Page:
Barack Obama was elected president of the Harvard Law Review in 1990.

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In 2008, Barack Obama became the first African-American to be elected as president of the United States. His election broke a long-standing racial barrier in American politics. Something you may not have known was he was also a lawyer. That's not something new.

President Obama is the 25th lawyer to go on to be Commander in Chief, but only the second (the other being Rutherford B. Hayes) to graduate from Harvard Law School [source: Slater].

Not all of the 25 U.S. lawyer-presidents graduated from law school. Several were self -taught or learned from a mentor before actually practicing law. Two, Bill Clinton and Gerald Ford, went to Yale Law School -- tying for the most with Harvard. But politics isn't the only place to find former lawyers.

Some of the most influential people in many professions were once lawyers. Mohandas Gandhi studied in England to become a barrister and passed the bar exam before returning to India. American novelist John Grisham, whose works include "The Client" and "A Time to Kill," is a retired attorney and former talk show host, and Geraldo Rivera, current host of the Fox News show "Geraldo At Large," was an attorney before he became a journalist. Britons are familiar with Cherie Blair, wife of former Prime Minister Tony Blair, who is an English barrister, and don't forget current U.S. Secretary of State Hillary Clinton. The former First Lady was an advocate attorney before she arrived at the White House in 1992.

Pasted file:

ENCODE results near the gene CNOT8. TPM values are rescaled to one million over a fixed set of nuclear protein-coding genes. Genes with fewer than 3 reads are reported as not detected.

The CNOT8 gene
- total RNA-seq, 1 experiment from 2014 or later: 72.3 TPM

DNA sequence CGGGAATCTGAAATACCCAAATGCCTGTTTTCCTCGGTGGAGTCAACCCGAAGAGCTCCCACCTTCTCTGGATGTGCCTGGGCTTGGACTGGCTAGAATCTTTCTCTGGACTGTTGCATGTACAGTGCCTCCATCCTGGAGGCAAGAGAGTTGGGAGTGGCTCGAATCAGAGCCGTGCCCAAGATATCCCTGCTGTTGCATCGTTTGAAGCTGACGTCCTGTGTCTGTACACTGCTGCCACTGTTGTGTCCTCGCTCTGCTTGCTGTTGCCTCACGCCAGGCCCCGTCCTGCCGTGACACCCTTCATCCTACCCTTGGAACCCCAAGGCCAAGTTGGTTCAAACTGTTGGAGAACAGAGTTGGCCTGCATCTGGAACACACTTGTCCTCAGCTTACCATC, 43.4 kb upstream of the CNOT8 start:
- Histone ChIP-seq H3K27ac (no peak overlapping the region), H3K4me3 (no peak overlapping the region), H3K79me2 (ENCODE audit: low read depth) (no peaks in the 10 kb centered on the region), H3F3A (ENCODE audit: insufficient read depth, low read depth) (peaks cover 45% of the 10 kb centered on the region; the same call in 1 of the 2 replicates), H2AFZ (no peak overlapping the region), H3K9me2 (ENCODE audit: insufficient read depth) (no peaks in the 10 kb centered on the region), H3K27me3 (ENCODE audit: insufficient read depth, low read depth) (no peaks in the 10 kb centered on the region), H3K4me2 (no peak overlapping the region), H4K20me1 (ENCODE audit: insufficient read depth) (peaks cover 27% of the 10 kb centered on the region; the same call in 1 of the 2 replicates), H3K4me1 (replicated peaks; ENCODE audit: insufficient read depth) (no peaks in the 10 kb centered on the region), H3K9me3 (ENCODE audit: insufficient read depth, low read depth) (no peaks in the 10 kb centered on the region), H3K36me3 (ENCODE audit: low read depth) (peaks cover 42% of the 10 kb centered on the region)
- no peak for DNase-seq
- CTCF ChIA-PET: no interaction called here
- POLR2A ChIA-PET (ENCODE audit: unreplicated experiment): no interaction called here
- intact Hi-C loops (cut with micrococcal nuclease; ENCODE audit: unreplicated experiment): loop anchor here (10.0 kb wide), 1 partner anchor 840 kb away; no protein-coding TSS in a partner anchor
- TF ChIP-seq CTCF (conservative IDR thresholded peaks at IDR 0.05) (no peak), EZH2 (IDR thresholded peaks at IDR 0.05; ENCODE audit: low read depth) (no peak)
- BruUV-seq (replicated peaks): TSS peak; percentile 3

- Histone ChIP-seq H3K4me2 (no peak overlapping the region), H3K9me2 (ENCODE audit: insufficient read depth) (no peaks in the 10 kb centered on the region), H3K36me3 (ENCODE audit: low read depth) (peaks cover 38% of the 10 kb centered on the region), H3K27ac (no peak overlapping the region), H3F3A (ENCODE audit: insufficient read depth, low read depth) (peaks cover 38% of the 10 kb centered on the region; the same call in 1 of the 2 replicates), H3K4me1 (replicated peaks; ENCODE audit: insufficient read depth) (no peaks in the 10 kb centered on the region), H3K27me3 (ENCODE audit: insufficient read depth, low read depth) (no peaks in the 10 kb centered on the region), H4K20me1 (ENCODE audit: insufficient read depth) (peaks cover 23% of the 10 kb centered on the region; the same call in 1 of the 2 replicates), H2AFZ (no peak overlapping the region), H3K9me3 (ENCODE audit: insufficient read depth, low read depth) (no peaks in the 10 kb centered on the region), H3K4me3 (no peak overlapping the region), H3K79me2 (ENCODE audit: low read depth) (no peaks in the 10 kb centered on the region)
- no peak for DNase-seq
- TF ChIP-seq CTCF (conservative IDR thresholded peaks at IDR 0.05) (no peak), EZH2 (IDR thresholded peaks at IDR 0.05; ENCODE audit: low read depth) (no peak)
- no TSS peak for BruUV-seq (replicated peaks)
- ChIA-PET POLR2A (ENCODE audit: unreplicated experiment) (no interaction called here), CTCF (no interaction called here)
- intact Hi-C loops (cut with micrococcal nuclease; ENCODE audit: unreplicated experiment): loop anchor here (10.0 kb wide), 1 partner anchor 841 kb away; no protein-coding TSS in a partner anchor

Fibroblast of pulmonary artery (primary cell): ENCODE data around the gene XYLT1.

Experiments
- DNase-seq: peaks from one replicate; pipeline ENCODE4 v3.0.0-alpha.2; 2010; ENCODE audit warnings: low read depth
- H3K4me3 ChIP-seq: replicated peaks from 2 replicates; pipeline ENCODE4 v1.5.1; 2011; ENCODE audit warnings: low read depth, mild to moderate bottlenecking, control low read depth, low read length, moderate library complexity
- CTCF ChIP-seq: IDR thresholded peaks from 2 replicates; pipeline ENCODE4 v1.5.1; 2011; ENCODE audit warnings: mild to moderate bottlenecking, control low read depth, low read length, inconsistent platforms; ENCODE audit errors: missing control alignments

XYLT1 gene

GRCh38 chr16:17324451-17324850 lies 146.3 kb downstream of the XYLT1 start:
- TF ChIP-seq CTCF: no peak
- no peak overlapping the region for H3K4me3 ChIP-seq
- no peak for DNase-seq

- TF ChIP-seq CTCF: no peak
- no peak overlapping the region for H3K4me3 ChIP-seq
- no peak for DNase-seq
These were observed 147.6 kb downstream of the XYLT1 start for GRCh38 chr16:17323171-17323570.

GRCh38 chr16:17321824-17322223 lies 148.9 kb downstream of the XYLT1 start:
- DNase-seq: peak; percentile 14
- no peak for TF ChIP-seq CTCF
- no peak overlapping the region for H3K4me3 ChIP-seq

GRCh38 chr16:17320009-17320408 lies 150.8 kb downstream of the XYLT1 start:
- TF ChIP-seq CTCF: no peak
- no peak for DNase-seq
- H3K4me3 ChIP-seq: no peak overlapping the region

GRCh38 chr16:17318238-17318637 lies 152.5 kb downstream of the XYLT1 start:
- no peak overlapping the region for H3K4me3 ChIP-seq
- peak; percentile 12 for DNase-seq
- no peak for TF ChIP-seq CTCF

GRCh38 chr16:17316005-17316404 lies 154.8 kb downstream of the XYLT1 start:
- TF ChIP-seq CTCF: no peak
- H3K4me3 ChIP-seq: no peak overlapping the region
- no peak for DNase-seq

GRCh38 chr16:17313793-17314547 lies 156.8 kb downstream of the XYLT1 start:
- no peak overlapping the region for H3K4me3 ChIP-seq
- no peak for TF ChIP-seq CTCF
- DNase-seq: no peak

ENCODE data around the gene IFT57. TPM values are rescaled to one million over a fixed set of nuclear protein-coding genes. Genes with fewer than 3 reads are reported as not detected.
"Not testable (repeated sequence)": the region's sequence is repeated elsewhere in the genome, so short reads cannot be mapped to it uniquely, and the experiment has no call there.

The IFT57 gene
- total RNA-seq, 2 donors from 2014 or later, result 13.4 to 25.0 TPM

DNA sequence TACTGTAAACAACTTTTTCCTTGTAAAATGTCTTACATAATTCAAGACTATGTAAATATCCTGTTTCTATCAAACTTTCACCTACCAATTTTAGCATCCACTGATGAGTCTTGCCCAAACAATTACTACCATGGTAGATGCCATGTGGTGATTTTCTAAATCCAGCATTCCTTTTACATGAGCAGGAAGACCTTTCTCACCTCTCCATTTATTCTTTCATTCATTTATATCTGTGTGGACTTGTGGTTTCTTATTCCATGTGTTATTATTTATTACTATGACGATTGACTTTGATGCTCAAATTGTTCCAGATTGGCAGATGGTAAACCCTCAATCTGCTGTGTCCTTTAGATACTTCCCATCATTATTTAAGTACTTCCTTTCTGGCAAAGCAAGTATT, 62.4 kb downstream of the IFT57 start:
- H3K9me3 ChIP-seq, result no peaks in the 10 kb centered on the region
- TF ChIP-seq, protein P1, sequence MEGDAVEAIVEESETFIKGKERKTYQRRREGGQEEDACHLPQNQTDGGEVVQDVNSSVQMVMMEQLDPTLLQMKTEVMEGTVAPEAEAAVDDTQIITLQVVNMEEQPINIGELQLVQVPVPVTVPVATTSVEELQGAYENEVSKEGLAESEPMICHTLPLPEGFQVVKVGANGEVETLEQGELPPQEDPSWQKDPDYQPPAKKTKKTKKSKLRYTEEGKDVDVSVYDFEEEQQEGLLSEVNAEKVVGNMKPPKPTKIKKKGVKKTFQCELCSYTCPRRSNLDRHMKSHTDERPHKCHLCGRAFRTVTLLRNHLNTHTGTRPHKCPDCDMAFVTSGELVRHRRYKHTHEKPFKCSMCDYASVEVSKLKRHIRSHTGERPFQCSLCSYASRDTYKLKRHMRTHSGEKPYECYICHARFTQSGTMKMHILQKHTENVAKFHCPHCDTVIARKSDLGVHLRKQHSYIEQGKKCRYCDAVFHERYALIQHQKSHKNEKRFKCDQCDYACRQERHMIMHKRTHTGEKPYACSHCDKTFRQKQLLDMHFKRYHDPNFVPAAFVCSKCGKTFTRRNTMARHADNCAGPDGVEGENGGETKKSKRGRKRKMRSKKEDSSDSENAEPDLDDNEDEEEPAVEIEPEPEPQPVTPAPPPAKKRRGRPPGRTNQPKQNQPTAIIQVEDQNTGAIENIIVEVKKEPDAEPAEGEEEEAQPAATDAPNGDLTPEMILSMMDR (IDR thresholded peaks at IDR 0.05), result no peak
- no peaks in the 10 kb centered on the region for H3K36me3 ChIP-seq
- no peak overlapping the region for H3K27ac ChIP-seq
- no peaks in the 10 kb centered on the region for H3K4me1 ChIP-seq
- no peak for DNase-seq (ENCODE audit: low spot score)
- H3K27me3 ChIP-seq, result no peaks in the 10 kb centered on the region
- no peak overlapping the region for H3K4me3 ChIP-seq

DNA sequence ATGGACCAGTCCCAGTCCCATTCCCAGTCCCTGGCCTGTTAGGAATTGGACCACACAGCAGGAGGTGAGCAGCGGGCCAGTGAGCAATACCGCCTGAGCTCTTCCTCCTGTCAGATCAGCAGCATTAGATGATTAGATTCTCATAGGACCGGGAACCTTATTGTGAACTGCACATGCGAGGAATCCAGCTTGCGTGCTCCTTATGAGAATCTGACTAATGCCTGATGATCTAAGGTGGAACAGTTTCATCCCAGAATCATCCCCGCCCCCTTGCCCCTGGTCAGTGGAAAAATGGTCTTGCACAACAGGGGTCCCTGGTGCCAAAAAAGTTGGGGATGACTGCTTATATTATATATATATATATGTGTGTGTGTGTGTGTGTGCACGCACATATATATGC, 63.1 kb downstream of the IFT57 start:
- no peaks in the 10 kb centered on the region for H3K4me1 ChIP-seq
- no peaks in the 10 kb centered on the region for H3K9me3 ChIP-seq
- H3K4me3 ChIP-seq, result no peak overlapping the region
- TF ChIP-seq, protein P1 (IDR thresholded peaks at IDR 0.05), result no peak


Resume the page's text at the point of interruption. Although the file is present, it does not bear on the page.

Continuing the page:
As you can see, attorneys often enjoy opportunities most of us can only dream of. You don't necessarily have to become a lawyer to become president, but it doesn't hurt. Attorneys also have a reputation for being well-paid. An entry-level attorney can make anywhere from $55,000 to $100,000 annually depending on location [source: Salary.com]. Some earn even more, as you'll see later in this article. So why don't we have more lawyers?

The answers vary, but one hurdle may be law school. In addition to earning a bachelor's undergraduate degree, you'll have to spend more time and money on your education if you want to become a lawyer. If that sounds discouraging, the recent trend of accelerated law school programs may be something you want to consider.